Inside Latin America
|Brendan Riley||August 16th 2010|
Council on Hemispheric Affairs
|Nicaraguan President Daniel Ortega|
After Nicaraguan President Daniel Ortega took office for his second presidential term in 2007, Venezuela’s Hugo Chávez announced his plan to meet Nicaragua’s oil needs. The leaders’ ideological ties led Ortega to push for Nicaragua’s membership in the Alianza Bolivariana para los Pueblos de Nuestra América (ALBA). The Venezuelan President established this political bloc with the intention of countering the U.S. ambition for a Free Trade Area of the Americas or Acuerdo de Libre Comercio de las Américas (ALCA). Comprising leftist nations such as Venezuela, Cuba, Bolivia, and Ecuador, ALBA seeks to promote an ideology of solidarity that emphasizes social welfare policies rather than the kind of competitive capitalist agreements that have pervaded throughout the hemisphere in its recent history.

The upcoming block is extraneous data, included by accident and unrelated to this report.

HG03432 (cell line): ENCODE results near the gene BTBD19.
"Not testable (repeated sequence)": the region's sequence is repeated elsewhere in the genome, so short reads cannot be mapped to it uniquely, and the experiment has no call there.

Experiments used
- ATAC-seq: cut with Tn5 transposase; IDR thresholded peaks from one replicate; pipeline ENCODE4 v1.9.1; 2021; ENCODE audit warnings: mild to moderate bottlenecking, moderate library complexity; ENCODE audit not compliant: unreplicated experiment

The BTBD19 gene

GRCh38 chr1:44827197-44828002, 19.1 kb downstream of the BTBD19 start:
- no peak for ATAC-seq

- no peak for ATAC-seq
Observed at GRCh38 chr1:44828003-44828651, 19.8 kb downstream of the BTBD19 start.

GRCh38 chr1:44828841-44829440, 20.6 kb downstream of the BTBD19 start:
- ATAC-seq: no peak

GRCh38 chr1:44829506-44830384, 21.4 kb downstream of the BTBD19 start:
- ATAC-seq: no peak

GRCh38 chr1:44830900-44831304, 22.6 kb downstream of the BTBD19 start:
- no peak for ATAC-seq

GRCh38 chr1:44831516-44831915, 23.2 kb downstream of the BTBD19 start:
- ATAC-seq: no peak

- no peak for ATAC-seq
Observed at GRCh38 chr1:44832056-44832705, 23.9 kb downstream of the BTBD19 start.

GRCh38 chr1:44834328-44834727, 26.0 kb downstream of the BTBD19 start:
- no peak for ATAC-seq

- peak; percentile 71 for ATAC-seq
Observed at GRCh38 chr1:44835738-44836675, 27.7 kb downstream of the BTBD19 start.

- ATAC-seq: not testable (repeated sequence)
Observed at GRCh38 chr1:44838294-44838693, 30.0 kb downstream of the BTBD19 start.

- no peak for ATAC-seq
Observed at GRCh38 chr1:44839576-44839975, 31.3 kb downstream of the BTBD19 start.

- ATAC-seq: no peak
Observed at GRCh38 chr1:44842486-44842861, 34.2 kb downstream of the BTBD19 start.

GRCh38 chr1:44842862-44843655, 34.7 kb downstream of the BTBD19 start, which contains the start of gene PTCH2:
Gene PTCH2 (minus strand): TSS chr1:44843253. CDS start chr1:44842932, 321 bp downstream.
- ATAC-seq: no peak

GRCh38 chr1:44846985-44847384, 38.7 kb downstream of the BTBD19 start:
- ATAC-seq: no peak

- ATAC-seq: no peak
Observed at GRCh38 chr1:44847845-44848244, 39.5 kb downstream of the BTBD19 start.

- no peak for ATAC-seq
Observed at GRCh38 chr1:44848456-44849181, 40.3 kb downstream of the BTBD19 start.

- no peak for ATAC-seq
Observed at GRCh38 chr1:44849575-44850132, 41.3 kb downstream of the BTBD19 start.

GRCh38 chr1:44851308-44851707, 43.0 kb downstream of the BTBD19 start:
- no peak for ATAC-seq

While ALBA serves as a symbolic opposition to the free trade agreements that the U.S. has negotiated with desperate Latin American regimes in the past, many skeptics have debated its practical impact due to a lack of concrete results produced by the Chávez-led body. Nicaragua’s simultaneous membership in the Central American Free Trade Agreement (CAFTA) suggests that ALBA does not quite play the revolutionary role to which its proponents initially aspired.
ALBA has proved a destabilizing force in an already polarized political environment. In Nicaragua, Venezuelan cooperation through ALBA led to the creation of a private company called ALBANISA (ALBA de Nicaragua, S.A) to manage the anticipated investment funds. The company has come under a great deal of heat: as a privately held company, ALBANISA is not required to disclose its funds to the public. However, it has turned out that the government has used its funds for state expenses. The secrecy enveloping ALBANISA expenditures has led some to fear the worst. Read more ..
|Patrick Clawson||August 8th 2010|
The Washington Institute